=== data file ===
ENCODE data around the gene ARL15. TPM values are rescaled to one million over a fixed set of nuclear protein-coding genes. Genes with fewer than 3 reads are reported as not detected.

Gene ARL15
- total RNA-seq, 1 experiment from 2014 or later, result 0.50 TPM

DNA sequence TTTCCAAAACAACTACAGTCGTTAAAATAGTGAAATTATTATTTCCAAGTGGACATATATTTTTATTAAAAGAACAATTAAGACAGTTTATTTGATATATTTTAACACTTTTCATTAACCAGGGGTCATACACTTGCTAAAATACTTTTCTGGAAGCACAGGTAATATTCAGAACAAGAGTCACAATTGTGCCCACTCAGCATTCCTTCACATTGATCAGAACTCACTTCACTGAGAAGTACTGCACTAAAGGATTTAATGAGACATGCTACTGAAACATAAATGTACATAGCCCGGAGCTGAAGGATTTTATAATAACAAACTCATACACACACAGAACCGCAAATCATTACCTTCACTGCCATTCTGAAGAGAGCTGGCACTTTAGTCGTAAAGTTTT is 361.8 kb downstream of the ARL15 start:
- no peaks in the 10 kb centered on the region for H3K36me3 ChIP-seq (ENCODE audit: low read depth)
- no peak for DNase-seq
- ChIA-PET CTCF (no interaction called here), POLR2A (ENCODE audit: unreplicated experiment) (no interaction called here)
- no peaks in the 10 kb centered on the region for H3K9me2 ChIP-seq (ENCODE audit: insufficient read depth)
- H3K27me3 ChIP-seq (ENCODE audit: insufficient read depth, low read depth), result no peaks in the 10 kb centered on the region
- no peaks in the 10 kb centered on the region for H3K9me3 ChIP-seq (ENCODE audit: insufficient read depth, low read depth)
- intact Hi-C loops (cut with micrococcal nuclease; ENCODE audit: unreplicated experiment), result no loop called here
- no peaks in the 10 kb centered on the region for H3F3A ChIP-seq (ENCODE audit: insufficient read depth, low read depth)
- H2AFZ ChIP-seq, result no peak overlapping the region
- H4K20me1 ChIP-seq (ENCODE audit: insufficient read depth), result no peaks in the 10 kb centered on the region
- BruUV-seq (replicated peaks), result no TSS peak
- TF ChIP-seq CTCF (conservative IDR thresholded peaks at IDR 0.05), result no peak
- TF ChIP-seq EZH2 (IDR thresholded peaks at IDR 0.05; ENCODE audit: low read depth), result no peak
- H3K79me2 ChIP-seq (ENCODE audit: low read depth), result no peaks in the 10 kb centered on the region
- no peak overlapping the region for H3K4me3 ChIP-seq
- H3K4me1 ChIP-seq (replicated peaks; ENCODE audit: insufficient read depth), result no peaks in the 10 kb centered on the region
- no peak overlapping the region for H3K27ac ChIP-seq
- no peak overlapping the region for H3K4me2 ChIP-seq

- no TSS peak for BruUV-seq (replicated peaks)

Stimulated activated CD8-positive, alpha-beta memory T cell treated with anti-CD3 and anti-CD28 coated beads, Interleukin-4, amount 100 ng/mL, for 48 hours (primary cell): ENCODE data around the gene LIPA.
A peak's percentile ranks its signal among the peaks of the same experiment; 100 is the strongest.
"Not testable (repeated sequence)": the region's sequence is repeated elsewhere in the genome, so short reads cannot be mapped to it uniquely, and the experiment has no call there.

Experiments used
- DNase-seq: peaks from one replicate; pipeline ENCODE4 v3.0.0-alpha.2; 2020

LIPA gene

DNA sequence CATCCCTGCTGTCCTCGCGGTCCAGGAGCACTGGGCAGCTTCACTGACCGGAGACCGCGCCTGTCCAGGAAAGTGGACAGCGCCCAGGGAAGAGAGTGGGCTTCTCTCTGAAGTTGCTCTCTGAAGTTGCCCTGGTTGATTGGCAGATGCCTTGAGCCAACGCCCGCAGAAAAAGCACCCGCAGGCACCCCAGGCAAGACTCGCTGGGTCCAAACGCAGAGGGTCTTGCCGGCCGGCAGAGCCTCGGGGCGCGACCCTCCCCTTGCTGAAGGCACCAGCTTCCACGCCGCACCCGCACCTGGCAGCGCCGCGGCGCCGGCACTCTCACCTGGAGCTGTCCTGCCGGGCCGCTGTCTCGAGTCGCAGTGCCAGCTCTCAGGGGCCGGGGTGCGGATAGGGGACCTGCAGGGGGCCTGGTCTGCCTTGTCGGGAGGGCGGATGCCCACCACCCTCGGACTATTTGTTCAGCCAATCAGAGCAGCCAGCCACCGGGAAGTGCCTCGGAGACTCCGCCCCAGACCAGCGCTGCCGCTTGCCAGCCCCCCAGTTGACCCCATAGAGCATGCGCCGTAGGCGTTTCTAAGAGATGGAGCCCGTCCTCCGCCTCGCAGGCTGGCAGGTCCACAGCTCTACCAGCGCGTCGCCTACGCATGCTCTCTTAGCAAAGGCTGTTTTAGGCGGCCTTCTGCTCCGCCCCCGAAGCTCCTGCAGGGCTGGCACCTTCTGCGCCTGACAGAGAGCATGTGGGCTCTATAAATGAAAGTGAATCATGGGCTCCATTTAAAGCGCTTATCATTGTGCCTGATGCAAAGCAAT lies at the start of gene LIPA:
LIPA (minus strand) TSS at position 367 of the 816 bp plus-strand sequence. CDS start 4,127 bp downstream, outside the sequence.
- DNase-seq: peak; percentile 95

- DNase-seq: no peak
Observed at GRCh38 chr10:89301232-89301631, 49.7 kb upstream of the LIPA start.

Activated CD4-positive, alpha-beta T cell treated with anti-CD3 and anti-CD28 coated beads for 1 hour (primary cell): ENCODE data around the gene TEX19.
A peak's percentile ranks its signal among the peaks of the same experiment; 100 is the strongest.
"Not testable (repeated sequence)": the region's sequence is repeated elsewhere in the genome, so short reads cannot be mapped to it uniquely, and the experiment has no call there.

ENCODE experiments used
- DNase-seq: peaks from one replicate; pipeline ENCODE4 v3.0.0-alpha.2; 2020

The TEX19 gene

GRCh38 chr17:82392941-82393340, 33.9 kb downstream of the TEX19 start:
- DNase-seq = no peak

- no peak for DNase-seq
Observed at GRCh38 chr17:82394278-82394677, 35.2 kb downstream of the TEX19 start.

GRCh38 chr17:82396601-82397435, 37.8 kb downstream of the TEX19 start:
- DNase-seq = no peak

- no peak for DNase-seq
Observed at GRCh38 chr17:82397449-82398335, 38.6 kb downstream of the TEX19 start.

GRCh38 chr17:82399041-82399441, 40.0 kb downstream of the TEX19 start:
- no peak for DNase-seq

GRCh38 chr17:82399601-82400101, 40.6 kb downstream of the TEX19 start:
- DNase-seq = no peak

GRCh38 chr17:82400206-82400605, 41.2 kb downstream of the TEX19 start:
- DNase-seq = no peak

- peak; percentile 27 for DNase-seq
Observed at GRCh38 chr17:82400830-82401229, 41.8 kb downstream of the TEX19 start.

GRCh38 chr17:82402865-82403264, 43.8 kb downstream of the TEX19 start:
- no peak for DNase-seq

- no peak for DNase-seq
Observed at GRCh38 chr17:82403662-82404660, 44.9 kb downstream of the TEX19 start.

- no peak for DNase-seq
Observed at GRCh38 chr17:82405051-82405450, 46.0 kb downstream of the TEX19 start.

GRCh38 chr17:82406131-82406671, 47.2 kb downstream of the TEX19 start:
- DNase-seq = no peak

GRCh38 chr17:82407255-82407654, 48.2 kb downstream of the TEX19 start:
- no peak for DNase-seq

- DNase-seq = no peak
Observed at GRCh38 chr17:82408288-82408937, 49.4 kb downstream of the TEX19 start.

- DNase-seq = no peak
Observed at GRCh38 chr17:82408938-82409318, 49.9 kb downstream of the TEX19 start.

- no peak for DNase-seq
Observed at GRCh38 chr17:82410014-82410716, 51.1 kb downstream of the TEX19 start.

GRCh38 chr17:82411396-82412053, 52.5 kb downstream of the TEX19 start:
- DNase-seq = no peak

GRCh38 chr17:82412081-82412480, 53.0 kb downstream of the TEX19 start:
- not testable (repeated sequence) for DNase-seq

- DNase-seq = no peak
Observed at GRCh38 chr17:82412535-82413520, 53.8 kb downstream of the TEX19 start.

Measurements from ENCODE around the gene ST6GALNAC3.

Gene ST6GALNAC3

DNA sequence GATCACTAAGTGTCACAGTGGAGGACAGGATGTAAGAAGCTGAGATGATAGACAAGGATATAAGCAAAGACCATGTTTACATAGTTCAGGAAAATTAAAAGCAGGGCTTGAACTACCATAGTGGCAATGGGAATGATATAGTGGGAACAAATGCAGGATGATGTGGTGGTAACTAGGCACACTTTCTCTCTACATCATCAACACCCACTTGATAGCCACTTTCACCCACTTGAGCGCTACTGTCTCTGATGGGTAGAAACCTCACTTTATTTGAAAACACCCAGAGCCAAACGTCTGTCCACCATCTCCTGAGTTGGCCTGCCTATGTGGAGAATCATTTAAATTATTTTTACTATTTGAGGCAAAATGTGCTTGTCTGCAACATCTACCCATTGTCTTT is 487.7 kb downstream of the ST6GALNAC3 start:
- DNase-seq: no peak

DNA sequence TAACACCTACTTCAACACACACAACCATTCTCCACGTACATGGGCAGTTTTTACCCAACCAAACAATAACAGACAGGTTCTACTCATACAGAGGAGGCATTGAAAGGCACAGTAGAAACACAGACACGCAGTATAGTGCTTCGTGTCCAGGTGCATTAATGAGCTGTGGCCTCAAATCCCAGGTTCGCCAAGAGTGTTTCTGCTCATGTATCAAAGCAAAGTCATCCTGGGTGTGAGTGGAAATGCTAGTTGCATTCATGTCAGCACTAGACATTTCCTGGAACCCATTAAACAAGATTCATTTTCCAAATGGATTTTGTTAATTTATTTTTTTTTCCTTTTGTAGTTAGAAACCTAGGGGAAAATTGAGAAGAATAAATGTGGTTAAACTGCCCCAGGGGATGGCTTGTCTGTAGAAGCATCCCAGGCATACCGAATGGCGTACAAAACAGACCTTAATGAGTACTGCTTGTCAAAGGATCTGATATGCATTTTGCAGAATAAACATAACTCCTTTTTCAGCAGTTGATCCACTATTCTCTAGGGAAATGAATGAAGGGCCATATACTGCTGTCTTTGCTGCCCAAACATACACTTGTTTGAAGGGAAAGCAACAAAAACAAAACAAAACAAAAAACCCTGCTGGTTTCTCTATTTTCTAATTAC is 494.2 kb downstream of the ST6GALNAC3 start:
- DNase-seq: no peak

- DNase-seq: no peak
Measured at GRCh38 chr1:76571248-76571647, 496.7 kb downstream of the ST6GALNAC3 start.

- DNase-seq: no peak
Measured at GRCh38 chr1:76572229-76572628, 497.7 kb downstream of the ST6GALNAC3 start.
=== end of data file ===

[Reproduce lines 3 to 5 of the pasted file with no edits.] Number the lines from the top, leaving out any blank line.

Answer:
- total RNA-seq, 1 experiment from 2014 or later, result 0.50 TPM

DNA sequence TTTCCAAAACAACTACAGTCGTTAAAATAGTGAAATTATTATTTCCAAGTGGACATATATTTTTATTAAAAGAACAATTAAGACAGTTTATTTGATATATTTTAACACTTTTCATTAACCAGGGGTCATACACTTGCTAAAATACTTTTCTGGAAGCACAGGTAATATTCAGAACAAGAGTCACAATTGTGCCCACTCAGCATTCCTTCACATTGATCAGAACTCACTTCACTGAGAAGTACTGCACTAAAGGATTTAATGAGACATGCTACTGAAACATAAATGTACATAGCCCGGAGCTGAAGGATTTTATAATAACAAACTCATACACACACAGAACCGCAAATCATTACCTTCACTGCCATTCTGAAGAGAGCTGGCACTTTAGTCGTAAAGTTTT is 361.8 kb downstream of the ARL15 start:
- no peaks in the 10 kb centered on the region for H3K36me3 ChIP-seq (ENCODE audit: low read depth)